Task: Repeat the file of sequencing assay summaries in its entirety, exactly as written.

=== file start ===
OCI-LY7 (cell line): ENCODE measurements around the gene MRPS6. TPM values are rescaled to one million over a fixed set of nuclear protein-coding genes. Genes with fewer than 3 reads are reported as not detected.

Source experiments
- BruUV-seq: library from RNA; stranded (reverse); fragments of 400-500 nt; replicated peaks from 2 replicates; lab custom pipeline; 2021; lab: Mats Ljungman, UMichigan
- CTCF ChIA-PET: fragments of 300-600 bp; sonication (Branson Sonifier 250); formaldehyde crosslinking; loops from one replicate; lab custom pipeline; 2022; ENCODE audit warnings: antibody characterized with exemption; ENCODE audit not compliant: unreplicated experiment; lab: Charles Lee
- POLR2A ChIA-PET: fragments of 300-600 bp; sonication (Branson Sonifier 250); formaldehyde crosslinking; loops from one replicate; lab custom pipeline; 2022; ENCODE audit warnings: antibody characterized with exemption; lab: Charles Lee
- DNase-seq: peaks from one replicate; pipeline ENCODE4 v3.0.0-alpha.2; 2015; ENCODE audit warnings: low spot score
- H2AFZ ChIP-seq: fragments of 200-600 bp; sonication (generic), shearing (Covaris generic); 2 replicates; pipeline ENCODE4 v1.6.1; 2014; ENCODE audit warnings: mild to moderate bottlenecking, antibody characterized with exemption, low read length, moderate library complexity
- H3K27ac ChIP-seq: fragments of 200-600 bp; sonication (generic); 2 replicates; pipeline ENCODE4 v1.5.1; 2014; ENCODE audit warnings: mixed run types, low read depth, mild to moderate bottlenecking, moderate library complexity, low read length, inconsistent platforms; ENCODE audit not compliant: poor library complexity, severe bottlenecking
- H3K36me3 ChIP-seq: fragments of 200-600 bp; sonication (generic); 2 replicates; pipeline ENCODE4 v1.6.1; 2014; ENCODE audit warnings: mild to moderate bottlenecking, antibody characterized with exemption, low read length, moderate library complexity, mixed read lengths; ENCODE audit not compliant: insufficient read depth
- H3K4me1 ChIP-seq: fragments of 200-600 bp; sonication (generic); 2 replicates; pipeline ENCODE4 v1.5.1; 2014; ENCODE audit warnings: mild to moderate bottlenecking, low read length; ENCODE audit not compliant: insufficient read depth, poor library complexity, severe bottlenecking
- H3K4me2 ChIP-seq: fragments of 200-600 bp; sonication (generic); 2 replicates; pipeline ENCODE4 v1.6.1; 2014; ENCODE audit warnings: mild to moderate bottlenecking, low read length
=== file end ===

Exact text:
OCI-LY7 (cell line): ENCODE measurements around the gene MRPS6. TPM values are rescaled to one million over a fixed set of nuclear protein-coding genes. Genes with fewer than 3 reads are reported as not detected.

Source experiments
- BruUV-seq: library from RNA; stranded (reverse); fragments of 400-500 nt; replicated peaks from 2 replicates; lab custom pipeline; 2021; lab: Mats Ljungman, UMichigan
- CTCF ChIA-PET: fragments of 300-600 bp; sonication (Branson Sonifier 250); formaldehyde crosslinking; loops from one replicate; lab custom pipeline; 2022; ENCODE audit warnings: antibody characterized with exemption; ENCODE audit not compliant: unreplicated experiment; lab: Charles Lee
- POLR2A ChIA-PET: fragments of 300-600 bp; sonication (Branson Sonifier 250); formaldehyde crosslinking; loops from one replicate; lab custom pipeline; 2022; ENCODE audit warnings: antibody characterized with exemption; lab: Charles Lee
- DNase-seq: peaks from one replicate; pipeline ENCODE4 v3.0.0-alpha.2; 2015; ENCODE audit warnings: low spot score
- H2AFZ ChIP-seq: fragments of 200-600 bp; sonication (generic), shearing (Covaris generic); 2 replicates; pipeline ENCODE4 v1.6.1; 2014; ENCODE audit warnings: mild to moderate bottlenecking, antibody characterized with exemption, low read length, moderate library complexity
- H3K27ac ChIP-seq: fragments of 200-600 bp; sonication (generic); 2 replicates; pipeline ENCODE4 v1.5.1; 2014; ENCODE audit warnings: mixed run types, low read depth, mild to moderate bottlenecking, moderate library complexity, low read length, inconsistent platforms; ENCODE audit not compliant: poor library complexity, severe bottlenecking
- H3K36me3 ChIP-seq: fragments of 200-600 bp; sonication (generic); 2 replicates; pipeline ENCODE4 v1.6.1; 2014; ENCODE audit warnings: mild to moderate bottlenecking, antibody characterized with exemption, low read length, moderate library complexity, mixed read lengths; ENCODE audit not compliant: insufficient read depth
- H3K4me1 ChIP-seq: fragments of 200-600 bp; sonication (generic); 2 replicates; pipeline ENCODE4 v1.5.1; 2014; ENCODE audit warnings: mild to moderate bottlenecking, low read length; ENCODE audit not compliant: insufficient read depth, poor library complexity, severe bottlenecking
- H3K4me2 ChIP-seq: fragments of 200-600 bp; sonication (generic); 2 replicates; pipeline ENCODE4 v1.6.1; 2014; ENCODE audit warnings: mild to moderate bottlenecking, low read length